The California Association of Highway Patrolmen (CAHP) reports that the suicide ratefor retired officers triples that of the general population.For medically retired officers, they report, the suicide rate is believed to soar to phenomenal levels.

 

 

Officers cling to the belief, in part based on truth, that they are part of a huge “family” (the ‘brotherhood’) during their careers.When they retire, they suddenly lose that family.They become a nuisance when they show up at their old office to join in coffee breaks.They are relegated to “retiree groups” that render some camaraderie, but which can never equal the feeling of “family” they once felt wearing the badge.

 

Worse, if they had the misfortune of being retired on a stress related injury, such as PTSD, they are regarded, as one officer said, “like the crazy aunt in the basement.” Some drink.Others lose relationships or engage in reckless behaviors.Some isolate and slide into depression.Average life expectancies are low, for officers.Many, as the figures show, choose to simply end it early.What is that telling us?That we have successfully put a band aid on their wounds, by golly, until we could sweep them away, forgotten and suicidal.

 

Badge of Life Staff:

 

1 EDITOR:  Andy O’Hara is a 24 year veteran of the CHP who spent his last day on the bedroom floor with his gun trying to decide whether to shoot himself in the mouth or side of the head.  Hospitalized twice with the effects of his post traumatic stress, he has both written on this topic and spoken to cadets of police agencies in his area.  Through those, he has realized the tremendous potential of a carefully planned, implanted message in this group.  O’Hara was the subject of a Sacramento Magazine article, Relieving the Trauma, in October, 2007.  In addition to his work on police trauma, O’Hara has been a freelance writer and journalist and maintains another site, “Jimston Publishing.” He has authored one book and is writing a second with Dick Augusta on police trauma and sucide.

 

 2

ASSISTANT EDITOR: Richard (Dick) Augusta‘s career with the California Highway Patrol was cut short in his twelfth year  when, on a traffic stop, a felon got the drop on him and gunned him down.  Dick recovered from his serious wounds but when he tried to return to the road, he was haunted by the post traumatic stress that made him hypersensitive on traffic stops and fearful that he would overreact and harm an innocent person.  In spite of therapy, he was medically retired and now suffers a different kind of depression shared by many medical retirees who suffer not only financially but from feelings that they have been abandoned by their “family” and their wisdom dismissed as useless.  His story can be found in Randy Sutton’s, True Blue, Police Stories by Those Who Have Lived Them.   

 

  

3ASSISTANT EDITOR:  Michael Gotfried, was an officer in the California Highway Patrol and served in the San Francisco/Contra Costa offices.  He vividly recalls the moment he was run down by a motorist, sustaining severe injuries that required extensive surgery. He was disability retired in 2004.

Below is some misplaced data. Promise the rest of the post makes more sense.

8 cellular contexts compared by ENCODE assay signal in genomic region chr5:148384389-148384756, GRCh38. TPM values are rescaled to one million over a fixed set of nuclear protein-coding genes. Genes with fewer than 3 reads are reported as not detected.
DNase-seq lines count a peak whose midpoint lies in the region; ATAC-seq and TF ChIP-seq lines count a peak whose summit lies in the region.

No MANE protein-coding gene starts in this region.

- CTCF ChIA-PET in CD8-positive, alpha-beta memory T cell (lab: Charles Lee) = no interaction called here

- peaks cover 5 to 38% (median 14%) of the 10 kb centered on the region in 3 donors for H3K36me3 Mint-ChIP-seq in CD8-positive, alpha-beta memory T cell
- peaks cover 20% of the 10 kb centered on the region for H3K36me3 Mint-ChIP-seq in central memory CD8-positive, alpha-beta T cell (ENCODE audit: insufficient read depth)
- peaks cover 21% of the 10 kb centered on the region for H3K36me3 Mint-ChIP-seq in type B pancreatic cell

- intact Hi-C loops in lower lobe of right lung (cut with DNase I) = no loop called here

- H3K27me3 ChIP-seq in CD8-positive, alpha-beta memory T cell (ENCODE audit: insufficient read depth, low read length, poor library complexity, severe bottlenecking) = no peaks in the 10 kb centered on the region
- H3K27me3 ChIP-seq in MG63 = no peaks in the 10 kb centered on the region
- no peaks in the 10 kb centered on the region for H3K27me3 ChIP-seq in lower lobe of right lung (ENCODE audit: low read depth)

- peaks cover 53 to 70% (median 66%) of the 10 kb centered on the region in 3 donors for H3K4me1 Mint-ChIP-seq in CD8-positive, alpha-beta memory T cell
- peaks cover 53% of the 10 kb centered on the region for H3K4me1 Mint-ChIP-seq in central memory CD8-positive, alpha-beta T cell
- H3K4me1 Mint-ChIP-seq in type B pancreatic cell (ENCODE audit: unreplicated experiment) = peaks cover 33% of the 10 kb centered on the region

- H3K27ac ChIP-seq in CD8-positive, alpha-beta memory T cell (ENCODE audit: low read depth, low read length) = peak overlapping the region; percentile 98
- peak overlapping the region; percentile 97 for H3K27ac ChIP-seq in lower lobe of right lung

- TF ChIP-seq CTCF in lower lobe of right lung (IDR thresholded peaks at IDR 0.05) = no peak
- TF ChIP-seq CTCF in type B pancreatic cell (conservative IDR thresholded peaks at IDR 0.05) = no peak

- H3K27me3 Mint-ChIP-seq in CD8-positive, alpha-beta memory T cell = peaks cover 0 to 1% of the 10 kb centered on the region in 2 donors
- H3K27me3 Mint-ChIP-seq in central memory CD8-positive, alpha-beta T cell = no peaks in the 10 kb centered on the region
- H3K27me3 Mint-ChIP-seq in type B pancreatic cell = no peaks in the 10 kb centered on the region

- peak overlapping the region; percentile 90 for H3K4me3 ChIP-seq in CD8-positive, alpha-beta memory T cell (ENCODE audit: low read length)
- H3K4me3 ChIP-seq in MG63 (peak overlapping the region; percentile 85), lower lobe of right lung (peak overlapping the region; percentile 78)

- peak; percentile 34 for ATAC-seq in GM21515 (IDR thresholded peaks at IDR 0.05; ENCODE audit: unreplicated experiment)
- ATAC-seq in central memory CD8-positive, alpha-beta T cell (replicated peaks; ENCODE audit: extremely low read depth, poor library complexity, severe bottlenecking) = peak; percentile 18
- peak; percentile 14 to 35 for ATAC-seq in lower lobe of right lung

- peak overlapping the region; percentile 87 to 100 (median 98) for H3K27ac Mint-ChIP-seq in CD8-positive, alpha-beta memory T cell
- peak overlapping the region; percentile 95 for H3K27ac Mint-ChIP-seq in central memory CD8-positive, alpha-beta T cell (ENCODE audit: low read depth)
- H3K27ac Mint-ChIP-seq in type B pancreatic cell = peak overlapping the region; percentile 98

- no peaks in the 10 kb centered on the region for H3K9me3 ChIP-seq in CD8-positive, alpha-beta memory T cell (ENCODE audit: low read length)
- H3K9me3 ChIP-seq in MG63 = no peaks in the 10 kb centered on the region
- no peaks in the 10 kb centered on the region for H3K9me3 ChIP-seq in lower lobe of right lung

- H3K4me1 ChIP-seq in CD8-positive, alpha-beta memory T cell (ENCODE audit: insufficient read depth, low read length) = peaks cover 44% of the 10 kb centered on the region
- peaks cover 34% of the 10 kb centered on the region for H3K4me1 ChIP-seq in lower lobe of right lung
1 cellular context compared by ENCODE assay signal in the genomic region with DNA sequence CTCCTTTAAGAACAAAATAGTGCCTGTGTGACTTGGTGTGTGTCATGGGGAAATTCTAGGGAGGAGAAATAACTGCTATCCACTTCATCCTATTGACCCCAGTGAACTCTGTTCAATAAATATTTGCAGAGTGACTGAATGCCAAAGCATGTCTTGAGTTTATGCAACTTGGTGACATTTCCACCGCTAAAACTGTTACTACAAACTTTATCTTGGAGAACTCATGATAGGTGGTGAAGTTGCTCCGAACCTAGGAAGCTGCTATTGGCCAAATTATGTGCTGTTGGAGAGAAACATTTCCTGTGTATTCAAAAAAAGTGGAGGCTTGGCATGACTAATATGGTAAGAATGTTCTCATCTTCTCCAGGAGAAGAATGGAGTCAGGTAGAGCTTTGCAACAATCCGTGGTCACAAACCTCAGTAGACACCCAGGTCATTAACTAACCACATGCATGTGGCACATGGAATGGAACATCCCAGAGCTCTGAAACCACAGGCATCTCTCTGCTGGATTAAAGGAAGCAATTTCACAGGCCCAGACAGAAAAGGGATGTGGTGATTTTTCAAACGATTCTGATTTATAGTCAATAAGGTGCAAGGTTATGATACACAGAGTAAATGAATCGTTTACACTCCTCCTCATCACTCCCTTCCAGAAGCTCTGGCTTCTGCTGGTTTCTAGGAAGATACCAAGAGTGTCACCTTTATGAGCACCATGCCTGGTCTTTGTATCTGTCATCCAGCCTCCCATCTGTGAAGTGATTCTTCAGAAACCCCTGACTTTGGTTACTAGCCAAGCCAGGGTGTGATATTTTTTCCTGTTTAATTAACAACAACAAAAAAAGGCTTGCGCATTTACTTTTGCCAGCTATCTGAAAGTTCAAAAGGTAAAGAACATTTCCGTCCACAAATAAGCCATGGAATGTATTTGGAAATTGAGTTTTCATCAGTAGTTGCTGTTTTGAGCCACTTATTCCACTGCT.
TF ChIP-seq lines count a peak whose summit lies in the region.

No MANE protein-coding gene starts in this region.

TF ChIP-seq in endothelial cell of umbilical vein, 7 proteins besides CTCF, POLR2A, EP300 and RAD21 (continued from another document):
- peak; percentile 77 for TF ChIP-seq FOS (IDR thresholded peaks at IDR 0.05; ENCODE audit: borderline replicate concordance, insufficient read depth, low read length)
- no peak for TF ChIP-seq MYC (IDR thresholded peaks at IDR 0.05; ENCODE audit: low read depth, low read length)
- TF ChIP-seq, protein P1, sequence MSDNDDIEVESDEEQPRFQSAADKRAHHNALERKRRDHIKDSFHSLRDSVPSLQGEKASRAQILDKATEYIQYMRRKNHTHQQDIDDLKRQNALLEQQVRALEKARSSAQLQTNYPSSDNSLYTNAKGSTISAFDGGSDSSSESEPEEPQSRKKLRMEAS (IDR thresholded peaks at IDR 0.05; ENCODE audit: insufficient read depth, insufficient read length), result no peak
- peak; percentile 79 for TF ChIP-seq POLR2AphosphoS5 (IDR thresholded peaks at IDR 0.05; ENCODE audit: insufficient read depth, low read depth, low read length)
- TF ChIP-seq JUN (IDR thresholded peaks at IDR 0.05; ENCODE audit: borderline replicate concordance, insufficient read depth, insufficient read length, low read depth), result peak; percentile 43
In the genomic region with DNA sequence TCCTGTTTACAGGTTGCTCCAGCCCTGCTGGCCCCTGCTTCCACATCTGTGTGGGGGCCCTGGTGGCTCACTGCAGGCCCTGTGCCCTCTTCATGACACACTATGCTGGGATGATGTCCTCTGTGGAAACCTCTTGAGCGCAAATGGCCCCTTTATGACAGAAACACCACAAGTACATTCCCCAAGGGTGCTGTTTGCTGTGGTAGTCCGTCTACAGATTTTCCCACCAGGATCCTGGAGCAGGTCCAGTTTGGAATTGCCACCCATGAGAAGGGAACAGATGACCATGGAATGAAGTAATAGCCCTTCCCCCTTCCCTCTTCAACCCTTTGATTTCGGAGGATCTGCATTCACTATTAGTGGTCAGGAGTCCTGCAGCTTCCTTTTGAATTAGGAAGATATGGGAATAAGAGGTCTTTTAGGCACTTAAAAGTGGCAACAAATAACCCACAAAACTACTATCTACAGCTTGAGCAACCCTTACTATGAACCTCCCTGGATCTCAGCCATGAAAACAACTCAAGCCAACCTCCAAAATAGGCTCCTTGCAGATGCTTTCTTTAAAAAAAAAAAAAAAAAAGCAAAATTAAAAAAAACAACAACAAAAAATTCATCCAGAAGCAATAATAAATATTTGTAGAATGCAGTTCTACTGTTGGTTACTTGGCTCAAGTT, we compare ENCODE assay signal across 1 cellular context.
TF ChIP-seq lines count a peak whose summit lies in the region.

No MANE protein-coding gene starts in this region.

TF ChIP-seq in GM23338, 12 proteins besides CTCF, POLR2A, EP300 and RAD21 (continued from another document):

4

 SENIOR MEMBER:   Ed Estes, CHP, retired on disability with 28 years from the Stockton Area.

 

A truck had overturned and the driver was dead, pinned in the driver’s seat.  Two brothers, ages 2 and 4, were trapped beyond the frantic efforts of Officer Estes and rescue personnel to reach them.  The children were talking softly, gently as diesel fuel poured into the cab and flooded the space occupied by the 2 year-old.  They continued their soft talk until, soon, the compartment filled and the boy was quiet.

 

The silence still haunts Ed 25 years later.  A survivor of a major trauma in Vietnam, as well, he brings a hard-won wisdom to our program.

 

 

Advisory Consultant:  Catherine Leon, Licensed Clinical Social Worker (LCSW), is on staff to advise on program planning and development, technical/medical issues and speaking engagements/training when available.  Her experience with PTSD and knowledge of law enforcement issues bring valuable expertise to our program.

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The Bobs’ in My Life…

My brother Bob, an ex-navy man who saw action in Vietnam, and my friend, Bob, also a retired navy man, have much in common. Both are staunch conservatives. Both think I’m an old, tree hugging hippie type who’s just a bit looney tunes.

They both keep me around for comic relief. I supply plenty.

My friend Bob is still trying to bring me into the fold, so to speak. He sends Hillary & Obama cartoons, etc…. just in case I’m thinking of casting my vote for the democrates. My brother has stopped trying except for the odd article he sends once in a while, labeled “A Good Read”, which is always aimed at changing some of my bleeding heart, liberal views.

Note to both: I Haven’t Decided… and no, I won’t tell you who I’m thinking about voting for.

I like both of them a heck of a lot. They keep life interesting. ________________________________________________________________________________ Jeff Jeff’s gone back to work. Vacation over. Dogs are whining and pacing…. where’s daddy?! He gives the good treats! I’m chopped liver.